Another recent area of research and debate among breast cancer specialists is whether changing the name of DCIS to one that emphasizes that this is not an invasive cancer could help some women avoid overly aggressive treatment."

Board Certified Diagnostic Radiologist specializing in Breast Imaging. Contact me at DJMammo@gmail.com
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Aug 25, 2017 11:44AM luckynumber47 wrote:

I found the ductal carcinoma in situ link very interesting, especially his New page link It gave a really good explanation of all the terms we see referenced here on the forum.

One part I found interesting ( but didn't apply to me) was where he stated: "Tamoxifen is a chemical agent which specifically attacks the estrogen receptors and may be of some benefit for women with DCIS, but it doesn't work well for all women and is not thought to be effective at all for women who have had radiotherapy." Is he saying that radiotherapy is so effective that no tamoxifen is needed or is he saying that radiotherapy changes something so that tamoxifen doesn't work

My avatar is a Blue Footed Boobie. Cracked me up. Dx 2/15/2016, IDC, Left, 1cm, Stage IA, Grade 2, 0/1 nodes, ER+/PR+, HER2- Dx 3/16/2016, DCIS, Right, <1cm, Stage 0, Grade 3, 0/1 nodes, ER-/PR- Surgery 4/5/2016 Mastectomy; Mastectomy (Left); Mastectomy (Right) Hormonal Therapy 5/16/2016 Femara (letrozole)
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Aug 25, 2017 05:36PM - edited Aug 25, 2017 07:17PM by djmammo

Specifics like that about treatment are a bit outside of my field of expertise.

Board Certified Diagnostic Radiologist specializing in Breast Imaging. Contact me at DJMammo@gmail.com
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Aug 25, 2017 07:31PM luckynumber47 wrote:

I got to thinking about it and it seems like radiation is used for high grade, hormone receptor negative when having a lumpectomy for DCIS. Tamoxifen isn't used for hormone receptor negative so that may be the answer

My avatar is a Blue Footed Boobie. Cracked me up. Dx 2/15/2016, IDC, Left, 1cm, Stage IA, Grade 2, 0/1 nodes, ER+/PR+, HER2- Dx 3/16/2016, DCIS, Right, <1cm, Stage 0, Grade 3, 0/1 nodes, ER-/PR- Surgery 4/5/2016 Mastectomy; Mastectomy (Left); Mastectomy (Right) Hormonal Therapy 5/16/2016 Femara (letrozole)
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Nov 14, 2017 11:31AM Sjcback wrote:

I am considered high risk, therefore I had an MRI in April 2017. This MRI showed an "area of enhancement". An ultrasound was performed and showed nothing. I had another MRI on 11/8/17. This MRI showed the "area of enhancement " is now larger. I am scheduled for another ultrasound on 11/22/17. Has anyone else experiences this? I keep thinking that it has to be something because it is "larger". What if the ultrasound shows muting again? Should I get a second opinion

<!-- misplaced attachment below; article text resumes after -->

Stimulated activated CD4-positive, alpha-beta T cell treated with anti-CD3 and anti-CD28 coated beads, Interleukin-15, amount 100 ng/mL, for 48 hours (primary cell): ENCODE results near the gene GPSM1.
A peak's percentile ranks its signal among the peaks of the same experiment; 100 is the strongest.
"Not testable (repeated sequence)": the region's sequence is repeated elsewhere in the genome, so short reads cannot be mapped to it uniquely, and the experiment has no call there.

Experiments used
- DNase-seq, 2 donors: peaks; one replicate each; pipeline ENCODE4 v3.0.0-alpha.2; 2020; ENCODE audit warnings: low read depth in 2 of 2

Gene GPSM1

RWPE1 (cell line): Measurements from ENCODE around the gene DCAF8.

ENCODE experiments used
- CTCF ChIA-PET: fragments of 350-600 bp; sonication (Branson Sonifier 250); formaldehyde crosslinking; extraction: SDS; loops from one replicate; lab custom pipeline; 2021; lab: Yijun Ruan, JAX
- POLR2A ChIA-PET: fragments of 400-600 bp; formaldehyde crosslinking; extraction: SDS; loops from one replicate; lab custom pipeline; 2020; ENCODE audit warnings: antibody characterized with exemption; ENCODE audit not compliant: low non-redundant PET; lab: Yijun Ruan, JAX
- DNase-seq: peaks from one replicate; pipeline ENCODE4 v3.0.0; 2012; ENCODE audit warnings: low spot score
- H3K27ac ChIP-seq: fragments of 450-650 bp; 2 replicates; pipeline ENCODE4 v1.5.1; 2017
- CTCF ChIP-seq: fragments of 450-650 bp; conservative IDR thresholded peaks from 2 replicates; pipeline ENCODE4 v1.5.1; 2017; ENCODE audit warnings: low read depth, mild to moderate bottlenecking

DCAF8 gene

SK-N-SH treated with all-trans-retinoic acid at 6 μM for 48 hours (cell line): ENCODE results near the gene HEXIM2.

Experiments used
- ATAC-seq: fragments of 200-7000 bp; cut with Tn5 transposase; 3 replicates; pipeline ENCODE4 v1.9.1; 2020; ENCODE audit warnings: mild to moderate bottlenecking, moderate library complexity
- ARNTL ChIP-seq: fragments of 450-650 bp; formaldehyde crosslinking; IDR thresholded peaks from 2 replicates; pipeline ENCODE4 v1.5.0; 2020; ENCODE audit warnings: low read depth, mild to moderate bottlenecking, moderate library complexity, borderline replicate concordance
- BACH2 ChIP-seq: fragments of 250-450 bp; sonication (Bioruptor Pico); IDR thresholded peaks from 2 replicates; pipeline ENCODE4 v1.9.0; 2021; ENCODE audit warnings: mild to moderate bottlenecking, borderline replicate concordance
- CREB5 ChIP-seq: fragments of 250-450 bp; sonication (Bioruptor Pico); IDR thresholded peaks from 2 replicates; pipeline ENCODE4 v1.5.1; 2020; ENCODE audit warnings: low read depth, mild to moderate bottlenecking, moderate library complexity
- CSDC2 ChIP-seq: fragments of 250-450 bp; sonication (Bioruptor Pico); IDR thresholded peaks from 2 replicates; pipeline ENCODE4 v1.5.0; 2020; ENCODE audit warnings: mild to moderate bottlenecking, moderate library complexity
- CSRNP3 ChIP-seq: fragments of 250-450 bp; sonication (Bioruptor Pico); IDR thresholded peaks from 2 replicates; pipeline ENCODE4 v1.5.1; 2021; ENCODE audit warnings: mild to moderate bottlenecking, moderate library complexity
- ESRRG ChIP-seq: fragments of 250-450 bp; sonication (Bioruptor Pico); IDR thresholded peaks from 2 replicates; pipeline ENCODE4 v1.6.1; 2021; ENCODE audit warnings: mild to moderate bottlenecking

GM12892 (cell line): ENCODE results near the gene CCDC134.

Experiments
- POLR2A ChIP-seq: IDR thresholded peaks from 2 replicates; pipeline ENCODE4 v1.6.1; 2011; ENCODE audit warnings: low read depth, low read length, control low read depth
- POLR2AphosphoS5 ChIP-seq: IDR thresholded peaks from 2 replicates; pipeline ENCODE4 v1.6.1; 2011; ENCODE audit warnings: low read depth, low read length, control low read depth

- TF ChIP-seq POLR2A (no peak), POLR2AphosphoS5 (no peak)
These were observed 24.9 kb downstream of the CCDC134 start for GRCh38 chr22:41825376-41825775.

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Nov 14, 2017 11:50AM djmammo wrote:

Sjcback

Can you post the entire report's description of that breast?

Board Certified Diagnostic Radiologist specializing in Breast Imaging. Contact me at DJMammo@gmail.com
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Nov 30, 2017 01:03PM - edited Nov 30, 2017 06:16PM by dw0531

Hi djmammo,

Appreciate your lending expertise on the site. Have learned much from your comments. Would welcome your opinion on my situation:

I'm 59, healthy and with no known risks. To date, have never had breast pain before. Over the summer i found a small dent after checking due to breast pain on left bottom inner breast. No lumps and nothing showed on multiple US and 3D Mammo. Went for a breast MRI and got a Birad 3 and reco to come back in 6 months for another (report is below). Was still concerned so went to new breast surgeon for second opinion and she reviewed MRI image of left breast with me and pointed out a line by dent and said it was Mondors disease however original radiologist report below did not note this at all. The long full story is on the site. Here is the Topic: Dent, Pain, No Lump - MRI reveals Mondor Disease

Should I be concerned that original MRI report is not accurate or was not interpreted right? Does Mondors typically show on MRI and would it usually be called out? Thanks very much in advance for any insight you can offer.

MRI Report: BIRAD 3 - return in 6 months.

Breast tissue is heterogeneously dense.

Technique: Magnetic resonance imaging of both breasts was performed with and without contract at 1.5 Tesla. Multiplanar, multisequence technique was used. Post Processing include multiple subtractions.

Finding 1: Several scattered small cysts in the left breast Impression: Cysts in the left breast are benign.

Finding 2: Focus of enhancement measuring 4 mm in the middle upper quadrant of the right breast. Impression: Probably Benign. Follow up recommended in 6 months.

thanks,

DW